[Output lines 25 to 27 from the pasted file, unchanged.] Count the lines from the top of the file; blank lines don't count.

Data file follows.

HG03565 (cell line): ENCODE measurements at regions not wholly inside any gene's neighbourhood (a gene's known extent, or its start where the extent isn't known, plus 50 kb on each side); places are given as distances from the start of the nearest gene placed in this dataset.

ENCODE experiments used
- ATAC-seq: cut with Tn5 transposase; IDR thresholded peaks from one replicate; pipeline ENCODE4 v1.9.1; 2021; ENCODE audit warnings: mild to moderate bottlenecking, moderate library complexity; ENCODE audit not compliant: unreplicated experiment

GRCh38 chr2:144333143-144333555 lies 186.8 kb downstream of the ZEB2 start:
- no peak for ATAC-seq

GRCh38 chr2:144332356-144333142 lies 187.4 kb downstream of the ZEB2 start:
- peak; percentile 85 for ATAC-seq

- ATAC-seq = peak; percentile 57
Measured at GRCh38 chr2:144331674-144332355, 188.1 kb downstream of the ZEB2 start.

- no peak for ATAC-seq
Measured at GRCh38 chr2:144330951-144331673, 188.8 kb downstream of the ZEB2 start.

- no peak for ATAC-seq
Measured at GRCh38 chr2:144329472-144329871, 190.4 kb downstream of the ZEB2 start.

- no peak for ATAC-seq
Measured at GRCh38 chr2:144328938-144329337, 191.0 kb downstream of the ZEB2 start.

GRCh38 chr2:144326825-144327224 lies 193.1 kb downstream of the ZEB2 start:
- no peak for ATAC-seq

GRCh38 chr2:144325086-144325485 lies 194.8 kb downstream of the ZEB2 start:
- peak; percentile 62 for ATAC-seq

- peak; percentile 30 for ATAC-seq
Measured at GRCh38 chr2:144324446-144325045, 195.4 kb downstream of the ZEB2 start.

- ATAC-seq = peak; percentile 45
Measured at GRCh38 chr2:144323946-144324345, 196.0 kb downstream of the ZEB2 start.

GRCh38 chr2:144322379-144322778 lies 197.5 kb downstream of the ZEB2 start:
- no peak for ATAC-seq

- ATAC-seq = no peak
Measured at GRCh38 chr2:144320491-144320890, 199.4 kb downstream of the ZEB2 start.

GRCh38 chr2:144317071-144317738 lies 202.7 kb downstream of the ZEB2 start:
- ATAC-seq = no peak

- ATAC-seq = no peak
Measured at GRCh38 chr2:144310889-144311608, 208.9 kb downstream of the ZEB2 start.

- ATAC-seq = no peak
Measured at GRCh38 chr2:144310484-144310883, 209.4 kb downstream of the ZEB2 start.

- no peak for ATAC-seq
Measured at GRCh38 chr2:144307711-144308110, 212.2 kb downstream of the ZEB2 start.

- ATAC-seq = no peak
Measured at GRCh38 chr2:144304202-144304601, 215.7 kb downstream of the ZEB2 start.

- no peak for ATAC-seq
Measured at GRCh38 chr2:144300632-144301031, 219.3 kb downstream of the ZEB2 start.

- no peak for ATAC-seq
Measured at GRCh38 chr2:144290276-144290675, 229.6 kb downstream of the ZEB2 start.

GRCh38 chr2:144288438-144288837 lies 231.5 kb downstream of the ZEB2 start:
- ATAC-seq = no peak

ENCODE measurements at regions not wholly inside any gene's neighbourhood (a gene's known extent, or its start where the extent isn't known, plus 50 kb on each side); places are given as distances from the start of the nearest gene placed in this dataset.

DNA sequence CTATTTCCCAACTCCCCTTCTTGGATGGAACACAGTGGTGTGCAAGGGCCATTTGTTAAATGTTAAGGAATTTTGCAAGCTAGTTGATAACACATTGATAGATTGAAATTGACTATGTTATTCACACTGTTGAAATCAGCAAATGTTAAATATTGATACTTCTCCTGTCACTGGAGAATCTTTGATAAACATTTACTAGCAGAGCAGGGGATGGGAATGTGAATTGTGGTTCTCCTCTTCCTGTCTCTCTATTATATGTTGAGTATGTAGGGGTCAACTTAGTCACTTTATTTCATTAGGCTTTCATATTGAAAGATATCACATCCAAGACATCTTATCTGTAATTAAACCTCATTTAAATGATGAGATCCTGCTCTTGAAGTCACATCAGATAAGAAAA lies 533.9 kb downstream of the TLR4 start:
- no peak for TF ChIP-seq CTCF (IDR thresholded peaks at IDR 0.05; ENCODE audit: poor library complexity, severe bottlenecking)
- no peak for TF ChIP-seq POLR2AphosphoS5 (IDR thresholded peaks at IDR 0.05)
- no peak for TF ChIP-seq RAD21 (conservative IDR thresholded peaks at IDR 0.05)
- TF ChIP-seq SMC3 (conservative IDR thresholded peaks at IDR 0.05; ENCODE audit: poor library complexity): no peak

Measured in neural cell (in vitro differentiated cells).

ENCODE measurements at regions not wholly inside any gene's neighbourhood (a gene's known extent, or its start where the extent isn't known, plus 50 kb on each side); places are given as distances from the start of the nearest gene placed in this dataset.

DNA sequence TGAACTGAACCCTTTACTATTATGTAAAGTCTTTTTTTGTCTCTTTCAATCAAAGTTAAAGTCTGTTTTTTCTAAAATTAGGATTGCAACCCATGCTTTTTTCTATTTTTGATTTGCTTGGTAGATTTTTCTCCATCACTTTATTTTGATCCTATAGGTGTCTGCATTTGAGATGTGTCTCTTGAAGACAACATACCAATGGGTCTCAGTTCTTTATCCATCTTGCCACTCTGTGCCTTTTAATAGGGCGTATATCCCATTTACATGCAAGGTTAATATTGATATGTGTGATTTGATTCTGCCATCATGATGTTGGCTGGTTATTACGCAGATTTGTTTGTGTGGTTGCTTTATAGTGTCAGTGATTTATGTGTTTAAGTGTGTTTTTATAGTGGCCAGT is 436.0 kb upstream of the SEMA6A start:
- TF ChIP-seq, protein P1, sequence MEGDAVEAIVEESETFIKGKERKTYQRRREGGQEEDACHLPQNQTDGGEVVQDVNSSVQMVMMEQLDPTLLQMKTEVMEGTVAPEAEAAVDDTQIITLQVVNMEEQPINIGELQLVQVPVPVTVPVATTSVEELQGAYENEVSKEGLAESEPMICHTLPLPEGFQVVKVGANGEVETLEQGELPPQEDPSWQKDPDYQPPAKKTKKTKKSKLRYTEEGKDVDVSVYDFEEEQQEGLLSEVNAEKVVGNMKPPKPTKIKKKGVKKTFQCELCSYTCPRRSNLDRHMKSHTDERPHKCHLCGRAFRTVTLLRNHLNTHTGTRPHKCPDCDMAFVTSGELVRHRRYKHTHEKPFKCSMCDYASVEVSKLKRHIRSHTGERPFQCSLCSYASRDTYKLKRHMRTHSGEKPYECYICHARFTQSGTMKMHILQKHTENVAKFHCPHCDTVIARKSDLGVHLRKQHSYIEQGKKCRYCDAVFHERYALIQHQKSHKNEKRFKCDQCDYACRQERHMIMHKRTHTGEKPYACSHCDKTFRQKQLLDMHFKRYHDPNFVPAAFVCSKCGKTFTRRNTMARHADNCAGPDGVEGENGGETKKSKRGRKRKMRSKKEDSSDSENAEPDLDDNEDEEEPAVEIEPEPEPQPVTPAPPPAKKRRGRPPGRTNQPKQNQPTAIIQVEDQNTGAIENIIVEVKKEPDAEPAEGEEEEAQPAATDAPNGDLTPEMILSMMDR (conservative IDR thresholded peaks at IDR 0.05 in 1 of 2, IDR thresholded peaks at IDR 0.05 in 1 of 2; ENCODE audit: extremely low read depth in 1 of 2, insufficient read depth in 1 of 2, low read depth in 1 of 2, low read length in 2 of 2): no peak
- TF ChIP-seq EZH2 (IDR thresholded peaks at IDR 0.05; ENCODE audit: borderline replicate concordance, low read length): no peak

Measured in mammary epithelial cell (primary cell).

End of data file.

- no peak for ATAC-seq

- ATAC-seq = no peak
Measured at GRCh38 chr2:144320491-144320890, 199.4 kb downstream of the ZEB2 start.